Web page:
In 1876 Charles Lutwidge Dodgson suggested the intriguing voting rule that today bears his name. Although Dodgson's rule is one of the most well-studied voting rules, it suffers from serious deciencies, both from the computational point of view|it is NP-hard even to approximate the Dodgson score within sublogarithmic factors|and from the social choice point of view|it fails basic social choice desiderata such as monotonicity and homogeneity.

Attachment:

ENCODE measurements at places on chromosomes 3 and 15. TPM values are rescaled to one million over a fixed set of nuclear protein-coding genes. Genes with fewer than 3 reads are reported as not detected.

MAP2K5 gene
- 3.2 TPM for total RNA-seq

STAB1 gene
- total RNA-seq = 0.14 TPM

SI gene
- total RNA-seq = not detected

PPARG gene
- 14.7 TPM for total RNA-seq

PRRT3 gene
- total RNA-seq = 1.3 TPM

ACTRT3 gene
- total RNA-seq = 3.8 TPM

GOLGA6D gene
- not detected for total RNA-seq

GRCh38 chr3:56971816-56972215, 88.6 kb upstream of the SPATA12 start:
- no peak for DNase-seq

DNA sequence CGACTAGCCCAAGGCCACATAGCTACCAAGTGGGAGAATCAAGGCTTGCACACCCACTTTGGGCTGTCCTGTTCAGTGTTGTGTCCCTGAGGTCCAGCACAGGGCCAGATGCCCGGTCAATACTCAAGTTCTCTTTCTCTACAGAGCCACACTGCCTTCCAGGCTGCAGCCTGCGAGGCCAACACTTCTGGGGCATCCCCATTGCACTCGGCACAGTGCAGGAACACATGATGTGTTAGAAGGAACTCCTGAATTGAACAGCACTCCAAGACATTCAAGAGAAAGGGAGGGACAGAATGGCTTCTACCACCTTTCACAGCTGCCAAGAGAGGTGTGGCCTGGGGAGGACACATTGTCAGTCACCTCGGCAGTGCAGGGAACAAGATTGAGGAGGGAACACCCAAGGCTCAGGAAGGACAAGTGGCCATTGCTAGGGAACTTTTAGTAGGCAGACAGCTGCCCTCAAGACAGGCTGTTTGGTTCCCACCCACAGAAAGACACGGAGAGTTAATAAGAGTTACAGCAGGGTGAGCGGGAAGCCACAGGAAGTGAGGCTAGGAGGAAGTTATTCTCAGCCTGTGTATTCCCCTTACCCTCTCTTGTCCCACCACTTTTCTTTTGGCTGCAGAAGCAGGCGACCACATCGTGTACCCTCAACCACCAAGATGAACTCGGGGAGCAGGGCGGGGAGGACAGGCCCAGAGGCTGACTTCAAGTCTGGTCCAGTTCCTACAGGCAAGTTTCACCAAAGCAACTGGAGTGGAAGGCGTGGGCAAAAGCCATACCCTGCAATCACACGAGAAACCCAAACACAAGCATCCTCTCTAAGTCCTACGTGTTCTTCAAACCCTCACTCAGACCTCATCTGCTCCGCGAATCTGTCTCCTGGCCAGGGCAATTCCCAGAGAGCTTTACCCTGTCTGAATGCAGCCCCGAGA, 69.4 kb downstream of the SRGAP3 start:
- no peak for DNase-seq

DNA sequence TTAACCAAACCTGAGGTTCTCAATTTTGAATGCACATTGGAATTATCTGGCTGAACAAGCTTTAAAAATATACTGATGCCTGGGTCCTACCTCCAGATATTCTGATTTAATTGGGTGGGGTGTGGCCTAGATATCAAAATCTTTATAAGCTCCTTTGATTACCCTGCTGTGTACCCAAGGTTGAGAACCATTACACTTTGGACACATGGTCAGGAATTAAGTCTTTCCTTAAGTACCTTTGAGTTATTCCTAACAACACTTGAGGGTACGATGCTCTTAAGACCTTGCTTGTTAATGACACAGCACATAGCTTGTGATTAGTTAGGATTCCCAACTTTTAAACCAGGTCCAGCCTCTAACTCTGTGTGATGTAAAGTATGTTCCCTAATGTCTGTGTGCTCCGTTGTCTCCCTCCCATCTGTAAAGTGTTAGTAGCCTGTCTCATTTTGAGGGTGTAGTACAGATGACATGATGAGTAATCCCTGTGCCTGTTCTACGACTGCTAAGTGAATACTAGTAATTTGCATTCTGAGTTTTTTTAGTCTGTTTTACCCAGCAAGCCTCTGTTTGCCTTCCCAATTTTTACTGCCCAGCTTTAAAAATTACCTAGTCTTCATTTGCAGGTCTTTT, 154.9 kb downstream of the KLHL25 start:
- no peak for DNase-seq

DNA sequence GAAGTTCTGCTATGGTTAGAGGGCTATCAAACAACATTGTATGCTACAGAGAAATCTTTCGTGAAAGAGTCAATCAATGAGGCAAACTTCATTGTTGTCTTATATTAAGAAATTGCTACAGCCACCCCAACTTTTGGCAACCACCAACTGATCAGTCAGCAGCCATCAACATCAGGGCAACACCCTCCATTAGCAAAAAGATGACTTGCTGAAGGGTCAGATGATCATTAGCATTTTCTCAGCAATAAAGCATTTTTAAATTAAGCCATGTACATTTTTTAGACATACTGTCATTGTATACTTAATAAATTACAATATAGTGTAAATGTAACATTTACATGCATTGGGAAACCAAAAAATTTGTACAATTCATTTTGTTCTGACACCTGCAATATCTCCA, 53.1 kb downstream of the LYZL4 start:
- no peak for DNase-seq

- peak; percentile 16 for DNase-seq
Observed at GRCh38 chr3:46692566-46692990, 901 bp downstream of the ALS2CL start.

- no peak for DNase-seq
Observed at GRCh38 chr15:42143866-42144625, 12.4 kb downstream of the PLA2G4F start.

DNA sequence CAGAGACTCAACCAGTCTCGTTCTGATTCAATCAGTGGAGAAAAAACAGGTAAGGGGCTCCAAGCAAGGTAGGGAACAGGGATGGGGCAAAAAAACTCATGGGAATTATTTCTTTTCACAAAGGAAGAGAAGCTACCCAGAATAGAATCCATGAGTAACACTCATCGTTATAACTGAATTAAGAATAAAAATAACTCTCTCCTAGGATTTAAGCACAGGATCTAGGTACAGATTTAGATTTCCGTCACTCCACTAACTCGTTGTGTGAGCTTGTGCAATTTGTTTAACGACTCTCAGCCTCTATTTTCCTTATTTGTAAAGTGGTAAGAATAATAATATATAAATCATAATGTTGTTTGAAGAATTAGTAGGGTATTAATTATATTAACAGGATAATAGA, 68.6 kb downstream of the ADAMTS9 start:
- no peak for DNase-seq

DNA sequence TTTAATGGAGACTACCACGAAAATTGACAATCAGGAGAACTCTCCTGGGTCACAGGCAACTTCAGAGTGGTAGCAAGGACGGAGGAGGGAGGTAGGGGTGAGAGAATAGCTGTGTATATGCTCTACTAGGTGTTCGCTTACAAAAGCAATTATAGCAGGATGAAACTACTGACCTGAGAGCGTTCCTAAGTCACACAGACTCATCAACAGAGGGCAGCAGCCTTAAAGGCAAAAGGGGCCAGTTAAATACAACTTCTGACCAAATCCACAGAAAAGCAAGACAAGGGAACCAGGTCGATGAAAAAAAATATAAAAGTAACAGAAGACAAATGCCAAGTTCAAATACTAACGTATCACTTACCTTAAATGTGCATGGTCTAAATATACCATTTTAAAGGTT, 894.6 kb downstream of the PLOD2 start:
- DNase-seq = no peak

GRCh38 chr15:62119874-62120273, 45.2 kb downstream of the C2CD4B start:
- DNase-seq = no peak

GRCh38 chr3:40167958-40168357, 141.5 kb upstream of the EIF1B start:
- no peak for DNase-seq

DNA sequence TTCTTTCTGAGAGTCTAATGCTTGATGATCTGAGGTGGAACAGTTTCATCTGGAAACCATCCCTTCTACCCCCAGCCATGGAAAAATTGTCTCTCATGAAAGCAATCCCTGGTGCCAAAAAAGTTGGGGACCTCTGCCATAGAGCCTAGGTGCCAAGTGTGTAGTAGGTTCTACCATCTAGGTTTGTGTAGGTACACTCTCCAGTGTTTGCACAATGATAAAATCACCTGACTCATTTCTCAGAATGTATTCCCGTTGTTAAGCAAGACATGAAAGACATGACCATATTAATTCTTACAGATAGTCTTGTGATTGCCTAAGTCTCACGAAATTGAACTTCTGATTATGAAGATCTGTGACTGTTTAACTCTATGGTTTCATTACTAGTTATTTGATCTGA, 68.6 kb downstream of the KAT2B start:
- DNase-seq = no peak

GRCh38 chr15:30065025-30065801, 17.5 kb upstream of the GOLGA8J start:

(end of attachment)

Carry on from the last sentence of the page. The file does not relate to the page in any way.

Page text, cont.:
In a previous paper [Caragiannis et al., SODA 2009] we have asked whether there are approximation algorithms for Dodgson's rule that are monotonic or homogeneous. In this paper we give denitive answers to these questions. We design a monotonic exponential-time algorithm that yields a 2-approximation to the Dodgson score, while matching this result with a tight lower bound. We also present a monotonic polynomial-time O(logm)-approximation algorithm (where m is the number of alternatives); this result is tight as well due to a complexity-theoretic lower bound. Furthermore, we show that a slight variation of a known voting rule yields a monotonic, homogeneous, polynomial-time O(mlogm)-approximation algorithm, and establish that it is impossible to achieve a better approximation ratio even if one just asks for homogeneity. We complete the picture by studying several additional social choice properties; for these properties, we prove that algorithms with an approximation ratio that depends only on m do not exist.